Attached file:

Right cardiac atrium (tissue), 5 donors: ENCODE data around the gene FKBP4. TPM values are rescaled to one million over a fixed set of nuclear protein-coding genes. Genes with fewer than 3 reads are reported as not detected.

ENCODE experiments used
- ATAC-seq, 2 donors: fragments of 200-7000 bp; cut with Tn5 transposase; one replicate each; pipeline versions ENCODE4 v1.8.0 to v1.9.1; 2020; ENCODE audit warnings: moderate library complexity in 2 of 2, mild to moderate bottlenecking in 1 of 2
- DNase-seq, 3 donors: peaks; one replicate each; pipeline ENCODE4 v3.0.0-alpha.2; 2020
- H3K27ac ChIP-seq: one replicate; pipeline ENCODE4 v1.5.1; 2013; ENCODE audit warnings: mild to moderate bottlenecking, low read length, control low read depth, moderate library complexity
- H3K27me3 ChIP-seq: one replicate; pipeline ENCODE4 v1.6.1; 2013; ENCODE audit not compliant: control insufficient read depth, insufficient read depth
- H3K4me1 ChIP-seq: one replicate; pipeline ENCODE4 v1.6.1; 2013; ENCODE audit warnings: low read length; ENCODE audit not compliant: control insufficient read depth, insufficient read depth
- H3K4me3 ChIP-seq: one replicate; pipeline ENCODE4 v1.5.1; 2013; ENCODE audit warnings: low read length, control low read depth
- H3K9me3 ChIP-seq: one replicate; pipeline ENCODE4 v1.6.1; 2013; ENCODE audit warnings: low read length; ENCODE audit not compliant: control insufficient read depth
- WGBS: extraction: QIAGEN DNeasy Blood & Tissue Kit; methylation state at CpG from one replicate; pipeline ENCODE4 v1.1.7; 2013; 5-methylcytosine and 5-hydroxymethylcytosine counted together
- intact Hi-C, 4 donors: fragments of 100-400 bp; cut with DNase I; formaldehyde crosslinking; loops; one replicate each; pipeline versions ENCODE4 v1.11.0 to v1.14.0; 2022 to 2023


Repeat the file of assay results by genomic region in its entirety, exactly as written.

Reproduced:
Right cardiac atrium (tissue), 5 donors: ENCODE data around the gene FKBP4. TPM values are rescaled to one million over a fixed set of nuclear protein-coding genes. Genes with fewer than 3 reads are reported as not detected.

ENCODE experiments used
- ATAC-seq, 2 donors: fragments of 200-7000 bp; cut with Tn5 transposase; one replicate each; pipeline versions ENCODE4 v1.8.0 to v1.9.1; 2020; ENCODE audit warnings: moderate library complexity in 2 of 2, mild to moderate bottlenecking in 1 of 2
- DNase-seq, 3 donors: peaks; one replicate each; pipeline ENCODE4 v3.0.0-alpha.2; 2020
- H3K27ac ChIP-seq: one replicate; pipeline ENCODE4 v1.5.1; 2013; ENCODE audit warnings: mild to moderate bottlenecking, low read length, control low read depth, moderate library complexity
- H3K27me3 ChIP-seq: one replicate; pipeline ENCODE4 v1.6.1; 2013; ENCODE audit not compliant: control insufficient read depth, insufficient read depth
- H3K4me1 ChIP-seq: one replicate; pipeline ENCODE4 v1.6.1; 2013; ENCODE audit warnings: low read length; ENCODE audit not compliant: control insufficient read depth, insufficient read depth
- H3K4me3 ChIP-seq: one replicate; pipeline ENCODE4 v1.5.1; 2013; ENCODE audit warnings: low read length, control low read depth
- H3K9me3 ChIP-seq: one replicate; pipeline ENCODE4 v1.6.1; 2013; ENCODE audit warnings: low read length; ENCODE audit not compliant: control insufficient read depth
- WGBS: extraction: QIAGEN DNeasy Blood & Tissue Kit; methylation state at CpG from one replicate; pipeline ENCODE4 v1.1.7; 2013; 5-methylcytosine and 5-hydroxymethylcytosine counted together
- intact Hi-C, 4 donors: fragments of 100-400 bp; cut with DNase I; formaldehyde crosslinking; loops; one replicate each; pipeline versions ENCODE4 v1.11.0 to v1.14.0; 2022 to 2023